The budget of the National Assembly has also increased by N14.5bn, from N125bn to N139.5bn “without any discussion with the executive.”

He said despite the observations, he signed the budget in order not to further slowdown the recovery of the economy which, had been affected by the delay in passing the budget.

He, however, said he intends to remedy some of the most critical issues through a supplementary and/or amendment budget which he hoped the National Assembly would expeditiously consider.

The president said in order to achieve the laudable objectives of the 2018 budget, his government would work very hard to generate the revenues required to finance its projects and programmes.

He also stated that being a deficit budget, the borrowing plan would be forwarded to the National Assembly shortly.

He said when he submitted the 2018 budget proposals on November 17, 2017, he had hoped that the usual legislative review process would be quick so as to move Nigeria towards a predictable January-December financial year.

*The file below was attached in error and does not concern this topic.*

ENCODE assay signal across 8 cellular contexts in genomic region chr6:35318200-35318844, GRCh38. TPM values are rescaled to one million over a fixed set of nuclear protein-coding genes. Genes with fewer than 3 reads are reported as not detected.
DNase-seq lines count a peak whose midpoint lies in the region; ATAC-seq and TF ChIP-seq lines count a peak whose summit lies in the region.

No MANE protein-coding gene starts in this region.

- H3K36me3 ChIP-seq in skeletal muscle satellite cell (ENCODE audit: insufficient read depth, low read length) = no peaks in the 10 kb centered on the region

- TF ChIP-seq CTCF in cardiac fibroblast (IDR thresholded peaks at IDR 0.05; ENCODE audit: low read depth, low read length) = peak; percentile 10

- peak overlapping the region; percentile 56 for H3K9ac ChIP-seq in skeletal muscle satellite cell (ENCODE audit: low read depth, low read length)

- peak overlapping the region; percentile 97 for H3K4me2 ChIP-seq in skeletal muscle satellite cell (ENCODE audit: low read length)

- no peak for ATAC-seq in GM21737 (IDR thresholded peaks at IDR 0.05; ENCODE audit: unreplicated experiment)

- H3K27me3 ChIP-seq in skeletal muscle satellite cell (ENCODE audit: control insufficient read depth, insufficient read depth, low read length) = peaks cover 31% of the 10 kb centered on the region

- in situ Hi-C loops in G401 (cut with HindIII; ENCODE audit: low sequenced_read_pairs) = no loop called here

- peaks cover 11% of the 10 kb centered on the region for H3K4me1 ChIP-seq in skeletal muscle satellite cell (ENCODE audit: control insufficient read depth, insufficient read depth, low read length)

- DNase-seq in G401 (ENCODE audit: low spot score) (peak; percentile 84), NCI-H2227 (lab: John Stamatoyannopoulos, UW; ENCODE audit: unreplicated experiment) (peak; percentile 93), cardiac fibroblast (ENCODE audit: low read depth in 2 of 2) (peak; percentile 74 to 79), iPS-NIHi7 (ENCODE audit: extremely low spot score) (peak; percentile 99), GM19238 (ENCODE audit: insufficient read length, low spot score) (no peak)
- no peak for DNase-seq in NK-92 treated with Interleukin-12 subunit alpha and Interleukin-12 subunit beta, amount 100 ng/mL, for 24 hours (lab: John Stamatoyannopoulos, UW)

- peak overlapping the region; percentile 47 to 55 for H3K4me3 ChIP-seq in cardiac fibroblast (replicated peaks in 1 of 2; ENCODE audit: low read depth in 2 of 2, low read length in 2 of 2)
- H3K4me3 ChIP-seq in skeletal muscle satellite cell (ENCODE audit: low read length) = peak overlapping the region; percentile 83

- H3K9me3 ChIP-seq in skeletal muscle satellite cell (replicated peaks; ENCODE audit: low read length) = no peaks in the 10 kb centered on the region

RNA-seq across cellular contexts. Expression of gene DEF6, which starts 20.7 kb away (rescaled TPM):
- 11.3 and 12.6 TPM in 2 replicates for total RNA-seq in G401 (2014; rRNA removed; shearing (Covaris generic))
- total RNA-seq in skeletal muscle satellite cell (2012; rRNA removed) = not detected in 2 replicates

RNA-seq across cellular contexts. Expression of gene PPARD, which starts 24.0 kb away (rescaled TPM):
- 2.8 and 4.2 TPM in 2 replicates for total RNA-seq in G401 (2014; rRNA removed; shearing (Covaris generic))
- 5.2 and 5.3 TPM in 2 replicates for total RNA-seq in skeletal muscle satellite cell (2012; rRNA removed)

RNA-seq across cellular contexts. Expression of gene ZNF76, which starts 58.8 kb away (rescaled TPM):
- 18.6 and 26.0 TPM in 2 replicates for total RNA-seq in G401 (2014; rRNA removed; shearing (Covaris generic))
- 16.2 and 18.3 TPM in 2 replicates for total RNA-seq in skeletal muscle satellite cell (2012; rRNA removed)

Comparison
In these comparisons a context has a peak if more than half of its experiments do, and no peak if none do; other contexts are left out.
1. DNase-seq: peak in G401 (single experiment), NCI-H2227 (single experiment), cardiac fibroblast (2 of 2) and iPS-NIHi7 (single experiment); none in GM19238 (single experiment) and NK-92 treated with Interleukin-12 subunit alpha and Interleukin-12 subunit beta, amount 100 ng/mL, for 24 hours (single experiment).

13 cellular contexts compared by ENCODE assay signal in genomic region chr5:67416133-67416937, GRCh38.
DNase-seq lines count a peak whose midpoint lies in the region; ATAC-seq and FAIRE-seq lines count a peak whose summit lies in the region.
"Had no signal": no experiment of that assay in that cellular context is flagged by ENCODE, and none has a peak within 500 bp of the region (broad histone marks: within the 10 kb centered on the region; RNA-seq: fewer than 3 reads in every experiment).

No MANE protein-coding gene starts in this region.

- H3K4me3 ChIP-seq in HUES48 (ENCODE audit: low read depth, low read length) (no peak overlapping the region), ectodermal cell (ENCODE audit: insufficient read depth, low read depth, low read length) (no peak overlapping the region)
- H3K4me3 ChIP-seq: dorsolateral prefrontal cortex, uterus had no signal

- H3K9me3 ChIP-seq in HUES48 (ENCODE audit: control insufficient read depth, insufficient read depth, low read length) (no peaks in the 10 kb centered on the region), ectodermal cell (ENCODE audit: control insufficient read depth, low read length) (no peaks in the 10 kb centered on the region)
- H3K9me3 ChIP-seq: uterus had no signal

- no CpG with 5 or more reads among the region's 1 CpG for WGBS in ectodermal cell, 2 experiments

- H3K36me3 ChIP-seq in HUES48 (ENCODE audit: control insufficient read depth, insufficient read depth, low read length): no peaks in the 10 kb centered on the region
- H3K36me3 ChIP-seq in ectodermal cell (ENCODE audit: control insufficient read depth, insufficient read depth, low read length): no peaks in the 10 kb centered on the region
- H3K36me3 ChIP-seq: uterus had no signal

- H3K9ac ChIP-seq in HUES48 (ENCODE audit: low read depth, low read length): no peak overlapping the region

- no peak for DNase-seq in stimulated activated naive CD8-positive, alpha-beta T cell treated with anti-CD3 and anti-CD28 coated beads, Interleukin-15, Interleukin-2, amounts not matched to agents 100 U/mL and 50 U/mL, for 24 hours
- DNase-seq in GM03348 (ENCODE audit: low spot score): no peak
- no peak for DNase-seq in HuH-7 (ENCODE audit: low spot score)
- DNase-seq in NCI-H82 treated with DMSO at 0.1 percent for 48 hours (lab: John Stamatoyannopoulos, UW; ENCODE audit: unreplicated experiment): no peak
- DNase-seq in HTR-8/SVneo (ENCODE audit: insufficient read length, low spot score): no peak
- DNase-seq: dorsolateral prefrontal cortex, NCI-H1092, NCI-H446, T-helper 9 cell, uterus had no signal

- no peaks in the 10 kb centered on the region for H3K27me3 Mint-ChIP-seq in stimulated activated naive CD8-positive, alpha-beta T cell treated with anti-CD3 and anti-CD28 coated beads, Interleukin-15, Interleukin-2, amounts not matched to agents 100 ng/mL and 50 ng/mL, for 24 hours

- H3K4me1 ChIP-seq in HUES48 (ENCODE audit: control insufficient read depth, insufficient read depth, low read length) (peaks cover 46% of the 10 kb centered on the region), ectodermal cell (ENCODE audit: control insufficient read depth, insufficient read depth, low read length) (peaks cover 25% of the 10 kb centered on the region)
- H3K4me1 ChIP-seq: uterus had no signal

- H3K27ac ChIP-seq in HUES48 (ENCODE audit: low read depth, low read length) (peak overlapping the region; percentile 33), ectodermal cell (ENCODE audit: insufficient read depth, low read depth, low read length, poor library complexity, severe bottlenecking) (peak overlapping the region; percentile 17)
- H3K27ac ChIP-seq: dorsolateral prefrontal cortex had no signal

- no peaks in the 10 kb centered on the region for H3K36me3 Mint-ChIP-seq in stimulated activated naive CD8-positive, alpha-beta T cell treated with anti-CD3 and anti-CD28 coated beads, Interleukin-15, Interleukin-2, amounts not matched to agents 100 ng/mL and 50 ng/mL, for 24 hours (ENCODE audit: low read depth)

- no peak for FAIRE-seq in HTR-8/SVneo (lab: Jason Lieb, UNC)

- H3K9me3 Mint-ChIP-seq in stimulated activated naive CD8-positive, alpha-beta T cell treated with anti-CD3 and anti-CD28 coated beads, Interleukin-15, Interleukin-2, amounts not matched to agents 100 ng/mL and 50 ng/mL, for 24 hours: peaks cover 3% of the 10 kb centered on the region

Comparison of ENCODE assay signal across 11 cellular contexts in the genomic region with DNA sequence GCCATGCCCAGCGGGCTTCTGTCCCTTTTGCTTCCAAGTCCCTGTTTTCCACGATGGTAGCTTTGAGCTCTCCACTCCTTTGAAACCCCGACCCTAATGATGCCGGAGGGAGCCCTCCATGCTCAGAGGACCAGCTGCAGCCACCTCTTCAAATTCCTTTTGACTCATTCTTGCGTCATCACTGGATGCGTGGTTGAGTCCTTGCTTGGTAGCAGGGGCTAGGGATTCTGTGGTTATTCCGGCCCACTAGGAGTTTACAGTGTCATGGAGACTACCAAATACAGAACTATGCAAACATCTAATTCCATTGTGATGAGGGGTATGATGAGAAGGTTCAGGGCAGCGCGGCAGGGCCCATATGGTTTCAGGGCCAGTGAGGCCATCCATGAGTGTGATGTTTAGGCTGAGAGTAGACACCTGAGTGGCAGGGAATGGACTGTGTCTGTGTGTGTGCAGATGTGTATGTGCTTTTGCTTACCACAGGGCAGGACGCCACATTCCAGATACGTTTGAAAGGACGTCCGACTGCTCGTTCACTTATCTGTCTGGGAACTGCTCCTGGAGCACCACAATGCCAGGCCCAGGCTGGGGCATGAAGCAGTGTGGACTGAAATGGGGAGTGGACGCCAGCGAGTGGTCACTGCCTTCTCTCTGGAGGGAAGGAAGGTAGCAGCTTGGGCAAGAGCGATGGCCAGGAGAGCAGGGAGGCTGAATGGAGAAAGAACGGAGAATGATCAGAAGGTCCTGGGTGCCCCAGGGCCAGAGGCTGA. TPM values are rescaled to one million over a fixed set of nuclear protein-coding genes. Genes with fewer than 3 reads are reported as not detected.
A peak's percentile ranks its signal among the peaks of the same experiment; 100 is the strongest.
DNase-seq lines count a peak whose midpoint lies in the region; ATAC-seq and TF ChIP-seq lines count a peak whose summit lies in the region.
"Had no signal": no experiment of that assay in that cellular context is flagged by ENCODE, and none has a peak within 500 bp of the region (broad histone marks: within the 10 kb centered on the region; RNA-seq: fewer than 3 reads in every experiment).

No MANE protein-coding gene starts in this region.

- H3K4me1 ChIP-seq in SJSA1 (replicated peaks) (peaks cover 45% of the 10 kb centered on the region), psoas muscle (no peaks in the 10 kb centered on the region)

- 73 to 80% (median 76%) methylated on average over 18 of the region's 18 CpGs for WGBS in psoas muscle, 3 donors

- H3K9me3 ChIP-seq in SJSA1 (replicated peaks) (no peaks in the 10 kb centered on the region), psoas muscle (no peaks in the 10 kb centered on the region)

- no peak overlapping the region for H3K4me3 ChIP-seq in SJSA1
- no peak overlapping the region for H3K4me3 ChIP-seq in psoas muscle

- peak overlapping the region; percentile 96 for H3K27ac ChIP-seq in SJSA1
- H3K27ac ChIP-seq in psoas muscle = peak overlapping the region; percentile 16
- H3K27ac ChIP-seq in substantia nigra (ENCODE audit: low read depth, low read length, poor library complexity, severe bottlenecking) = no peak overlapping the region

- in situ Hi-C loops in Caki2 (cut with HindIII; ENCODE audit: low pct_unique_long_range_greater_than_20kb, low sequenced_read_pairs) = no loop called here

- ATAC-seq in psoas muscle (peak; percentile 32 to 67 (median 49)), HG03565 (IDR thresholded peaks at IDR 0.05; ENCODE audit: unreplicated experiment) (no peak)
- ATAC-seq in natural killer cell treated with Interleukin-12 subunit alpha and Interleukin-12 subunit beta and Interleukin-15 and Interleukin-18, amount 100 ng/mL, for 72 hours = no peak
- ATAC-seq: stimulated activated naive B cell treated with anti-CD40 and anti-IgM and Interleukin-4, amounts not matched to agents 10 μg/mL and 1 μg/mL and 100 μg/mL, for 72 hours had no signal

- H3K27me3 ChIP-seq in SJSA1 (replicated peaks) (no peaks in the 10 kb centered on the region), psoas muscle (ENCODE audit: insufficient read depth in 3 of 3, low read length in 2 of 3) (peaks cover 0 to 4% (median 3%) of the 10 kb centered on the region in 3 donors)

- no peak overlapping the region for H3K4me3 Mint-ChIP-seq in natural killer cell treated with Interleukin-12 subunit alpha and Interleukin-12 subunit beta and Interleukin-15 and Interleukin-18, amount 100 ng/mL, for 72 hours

NASS: Why we made changes

The National Assembly is not worried by the concerns raised by President Muhammadu Buhari over changes it made to the 2018 budget, Senate Deputy Majority Leader, Bala Na’Allah, has said.

He was fielding questions from State House correspondents after the president assented to the Appropriation Bill.

Asked if the National Assembly was worried about the president’s concerns, Na’Allah responded: “No, we are not worried. The job of parliamentarians is a very difficult one. The way the budget came, if we had allowed it to go that way, we would have been in trouble with those who elected us.